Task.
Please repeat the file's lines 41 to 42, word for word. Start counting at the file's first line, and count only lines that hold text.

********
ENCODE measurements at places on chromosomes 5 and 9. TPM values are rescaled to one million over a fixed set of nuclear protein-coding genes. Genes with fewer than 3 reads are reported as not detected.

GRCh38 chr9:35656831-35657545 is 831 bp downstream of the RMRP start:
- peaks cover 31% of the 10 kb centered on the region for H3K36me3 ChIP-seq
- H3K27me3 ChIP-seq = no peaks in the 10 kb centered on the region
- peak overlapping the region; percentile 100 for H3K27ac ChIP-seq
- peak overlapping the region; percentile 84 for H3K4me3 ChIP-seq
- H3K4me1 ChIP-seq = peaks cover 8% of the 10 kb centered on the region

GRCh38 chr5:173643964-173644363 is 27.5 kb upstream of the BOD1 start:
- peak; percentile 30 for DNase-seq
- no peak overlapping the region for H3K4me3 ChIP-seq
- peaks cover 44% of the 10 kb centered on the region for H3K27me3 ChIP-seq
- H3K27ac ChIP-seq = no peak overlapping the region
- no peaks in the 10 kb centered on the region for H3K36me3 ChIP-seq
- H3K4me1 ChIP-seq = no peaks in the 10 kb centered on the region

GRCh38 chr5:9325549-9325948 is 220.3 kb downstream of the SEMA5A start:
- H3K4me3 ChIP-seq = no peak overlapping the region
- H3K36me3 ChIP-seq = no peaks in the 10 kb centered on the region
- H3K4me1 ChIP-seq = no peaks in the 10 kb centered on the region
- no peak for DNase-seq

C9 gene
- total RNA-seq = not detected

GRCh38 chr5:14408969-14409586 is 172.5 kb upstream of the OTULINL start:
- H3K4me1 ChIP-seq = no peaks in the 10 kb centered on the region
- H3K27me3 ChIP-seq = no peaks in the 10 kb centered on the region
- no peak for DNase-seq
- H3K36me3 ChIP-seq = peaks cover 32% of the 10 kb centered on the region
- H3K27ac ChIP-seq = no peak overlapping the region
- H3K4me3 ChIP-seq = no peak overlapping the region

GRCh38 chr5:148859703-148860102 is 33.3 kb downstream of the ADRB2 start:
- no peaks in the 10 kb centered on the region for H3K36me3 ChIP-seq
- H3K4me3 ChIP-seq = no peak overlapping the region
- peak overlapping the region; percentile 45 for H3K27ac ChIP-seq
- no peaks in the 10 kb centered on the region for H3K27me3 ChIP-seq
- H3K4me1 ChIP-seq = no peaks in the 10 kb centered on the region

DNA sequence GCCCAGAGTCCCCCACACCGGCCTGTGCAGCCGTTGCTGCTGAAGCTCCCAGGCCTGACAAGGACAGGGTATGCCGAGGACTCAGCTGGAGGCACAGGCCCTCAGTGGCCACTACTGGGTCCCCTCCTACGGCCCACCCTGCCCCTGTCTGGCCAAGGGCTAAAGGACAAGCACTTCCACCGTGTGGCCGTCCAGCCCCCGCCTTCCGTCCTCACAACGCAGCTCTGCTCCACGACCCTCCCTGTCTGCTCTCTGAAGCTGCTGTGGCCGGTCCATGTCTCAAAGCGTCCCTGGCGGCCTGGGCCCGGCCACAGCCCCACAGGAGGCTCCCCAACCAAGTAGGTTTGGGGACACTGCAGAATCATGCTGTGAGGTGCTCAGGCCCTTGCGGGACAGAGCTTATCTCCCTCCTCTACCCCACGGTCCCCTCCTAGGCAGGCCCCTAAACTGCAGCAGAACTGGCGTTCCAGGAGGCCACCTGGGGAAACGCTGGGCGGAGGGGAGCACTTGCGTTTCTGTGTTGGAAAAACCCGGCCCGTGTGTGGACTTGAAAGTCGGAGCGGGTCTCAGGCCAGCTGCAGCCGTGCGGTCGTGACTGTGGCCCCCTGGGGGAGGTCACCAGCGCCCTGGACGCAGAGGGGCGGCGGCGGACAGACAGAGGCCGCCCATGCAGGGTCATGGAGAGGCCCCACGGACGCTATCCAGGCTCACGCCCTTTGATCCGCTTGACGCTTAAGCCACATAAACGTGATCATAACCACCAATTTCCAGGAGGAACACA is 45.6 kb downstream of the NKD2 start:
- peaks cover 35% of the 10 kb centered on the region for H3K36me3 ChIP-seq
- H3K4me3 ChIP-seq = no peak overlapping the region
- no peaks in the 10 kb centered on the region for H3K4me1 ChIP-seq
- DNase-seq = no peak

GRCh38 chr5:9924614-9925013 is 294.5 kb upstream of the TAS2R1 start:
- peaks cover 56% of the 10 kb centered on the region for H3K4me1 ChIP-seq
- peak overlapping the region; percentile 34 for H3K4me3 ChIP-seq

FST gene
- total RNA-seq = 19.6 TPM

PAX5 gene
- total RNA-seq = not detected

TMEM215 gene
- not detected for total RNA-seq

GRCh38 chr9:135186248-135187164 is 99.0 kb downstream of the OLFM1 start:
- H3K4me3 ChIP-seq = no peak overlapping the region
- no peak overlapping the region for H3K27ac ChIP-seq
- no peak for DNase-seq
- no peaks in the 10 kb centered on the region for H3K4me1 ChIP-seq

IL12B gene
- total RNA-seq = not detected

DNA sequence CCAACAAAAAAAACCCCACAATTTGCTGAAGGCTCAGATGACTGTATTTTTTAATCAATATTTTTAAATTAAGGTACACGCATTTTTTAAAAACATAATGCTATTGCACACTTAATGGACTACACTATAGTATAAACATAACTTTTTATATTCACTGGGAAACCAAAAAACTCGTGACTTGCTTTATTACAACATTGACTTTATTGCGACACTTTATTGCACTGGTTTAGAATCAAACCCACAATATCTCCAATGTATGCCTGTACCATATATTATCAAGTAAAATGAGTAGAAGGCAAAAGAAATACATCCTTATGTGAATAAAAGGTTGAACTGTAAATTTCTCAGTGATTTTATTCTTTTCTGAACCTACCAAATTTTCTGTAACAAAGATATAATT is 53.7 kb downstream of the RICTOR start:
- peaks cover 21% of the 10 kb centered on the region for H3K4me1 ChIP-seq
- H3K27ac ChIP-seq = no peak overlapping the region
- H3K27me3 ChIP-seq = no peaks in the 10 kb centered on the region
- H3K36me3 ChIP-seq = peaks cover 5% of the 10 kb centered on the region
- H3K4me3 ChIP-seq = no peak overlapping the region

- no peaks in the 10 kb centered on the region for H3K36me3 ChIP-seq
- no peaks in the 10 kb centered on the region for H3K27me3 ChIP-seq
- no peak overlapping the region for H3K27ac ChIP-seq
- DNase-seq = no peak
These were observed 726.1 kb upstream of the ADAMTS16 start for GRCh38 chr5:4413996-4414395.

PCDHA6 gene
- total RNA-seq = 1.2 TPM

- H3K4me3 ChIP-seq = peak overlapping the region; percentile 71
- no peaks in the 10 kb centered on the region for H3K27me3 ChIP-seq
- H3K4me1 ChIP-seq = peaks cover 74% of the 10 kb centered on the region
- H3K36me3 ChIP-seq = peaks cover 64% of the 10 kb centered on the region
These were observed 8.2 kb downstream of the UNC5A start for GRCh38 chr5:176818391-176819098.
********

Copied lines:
- peaks cover 56% of the 10 kb centered on the region for H3K4me1 ChIP-seq
- peak overlapping the region; percentile 34 for H3K4me3 ChIP-seq